Scout blinked.  “I’m not . . . jumpy.”  But he could see her hands clench more tightly on the box. 

He grabbed it away from her and dropped it on the counter.  She closed her eyes, briefly, involuntarily it seemed, almost as if she expected him to strike her.  And that thought caused his temper to flame even higher.  Dangerously so.  Christ, what the hell did she take him for, anyway? 

“Yeah, you are,” he insisted, taking a step closer.  “You look like you’re scared to death of me right now.  And you’re shivering.”  His hands closed on her arms.  “What’s going on here, Scout?  Do you want me to leave?”  His voice was low, hoarse, and he didn’t know what he would do if she said yes, since leaving now was out of the question. 

  “No,” she whispered.  

That whisper was going to drive him mad.  He let her go abruptly, backing away from her, his hands tensing into fists at his sides.  His next words were out of his mouth almost before he thought them.  “Are you seeing that jerk Glenn again?”

Her head snapped up at that.  “Am I seeing—  No!  Why on earth would you ask that?  I hadn’t seen him for twenty years.”

“But you saw him on Monday, remember?  You had dinner with him?  At least that’s what you said yesterday.”

She looked away.  “Oh, that.  When you said . . .  look, the situation . . . it’s awkward, okay?  When he showed up I just, well I couldn’t exactly tell him to get lost, now could I?”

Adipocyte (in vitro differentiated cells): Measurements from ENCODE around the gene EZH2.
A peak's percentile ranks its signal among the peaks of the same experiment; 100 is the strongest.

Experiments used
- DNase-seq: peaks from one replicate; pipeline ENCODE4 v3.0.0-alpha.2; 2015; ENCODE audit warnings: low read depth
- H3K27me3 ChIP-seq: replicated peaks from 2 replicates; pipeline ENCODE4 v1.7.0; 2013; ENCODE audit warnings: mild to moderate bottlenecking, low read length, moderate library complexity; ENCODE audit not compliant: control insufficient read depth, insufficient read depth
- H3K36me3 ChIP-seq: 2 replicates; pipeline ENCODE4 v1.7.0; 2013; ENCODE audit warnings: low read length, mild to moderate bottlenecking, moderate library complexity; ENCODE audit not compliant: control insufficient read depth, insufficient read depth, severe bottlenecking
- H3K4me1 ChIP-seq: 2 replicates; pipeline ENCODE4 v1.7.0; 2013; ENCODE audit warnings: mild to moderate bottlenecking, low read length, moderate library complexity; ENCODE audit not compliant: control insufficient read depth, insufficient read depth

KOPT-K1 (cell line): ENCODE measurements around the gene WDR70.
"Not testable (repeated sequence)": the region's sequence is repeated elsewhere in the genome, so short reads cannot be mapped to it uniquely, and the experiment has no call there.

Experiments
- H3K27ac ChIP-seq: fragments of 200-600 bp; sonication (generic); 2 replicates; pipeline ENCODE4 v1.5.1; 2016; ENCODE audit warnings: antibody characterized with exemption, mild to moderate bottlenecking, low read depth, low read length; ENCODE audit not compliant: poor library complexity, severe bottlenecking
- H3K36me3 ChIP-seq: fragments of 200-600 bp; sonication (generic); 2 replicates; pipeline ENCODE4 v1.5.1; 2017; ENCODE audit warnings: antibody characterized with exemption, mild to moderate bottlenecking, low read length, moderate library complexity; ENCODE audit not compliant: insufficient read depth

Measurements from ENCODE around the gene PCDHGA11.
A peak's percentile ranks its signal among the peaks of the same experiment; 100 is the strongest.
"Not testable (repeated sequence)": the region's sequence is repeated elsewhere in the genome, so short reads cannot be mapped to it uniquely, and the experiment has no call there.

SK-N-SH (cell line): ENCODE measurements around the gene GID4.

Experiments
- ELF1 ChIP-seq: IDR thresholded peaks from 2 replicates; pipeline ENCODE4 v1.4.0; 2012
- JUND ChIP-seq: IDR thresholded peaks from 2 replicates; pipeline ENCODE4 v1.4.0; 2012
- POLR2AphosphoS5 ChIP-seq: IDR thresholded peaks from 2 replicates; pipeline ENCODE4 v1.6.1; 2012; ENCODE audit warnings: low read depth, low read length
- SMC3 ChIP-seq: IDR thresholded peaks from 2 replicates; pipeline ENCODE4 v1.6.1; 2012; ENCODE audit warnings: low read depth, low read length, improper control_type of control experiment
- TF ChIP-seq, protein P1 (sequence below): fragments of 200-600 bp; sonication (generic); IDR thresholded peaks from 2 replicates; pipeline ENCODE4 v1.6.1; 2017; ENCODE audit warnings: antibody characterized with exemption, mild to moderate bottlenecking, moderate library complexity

“Why not?  Because he’s your lawyer?  Because you’re hoping he’ll help you find out what happened to your stepsister?  Or is it awkward because you slept with him?”

“All of the above, I guess,” she answered, reaching for the wine bottle on the counter to pour herself another glass.  “You know, Nick, this is really getting old.  I feel like all I’ve done for the past week is apologize for mistakes I made when I was a kid.  Ever since I got here, I keep having to deal with all these people who think I screwed them.”   

“Only, in Glenn’s case, it’s literally.”

She made a face.  “Gee.  Thanks for bringing that up.”

“Unlike me.”  


“You didn’t . . . literally . . . screw me.”

“Oh.”  She colored slightly, and took a long drink.  Her eyes studied him appraisingly over the rim of her glass.  “Yeah.  But, you know, I don’t really think I can take any credit for that,” she said as she lowered the glass.  “You just got lucky, is all.”

Lucky?  “Interesting choice of words.  How do you figure that?”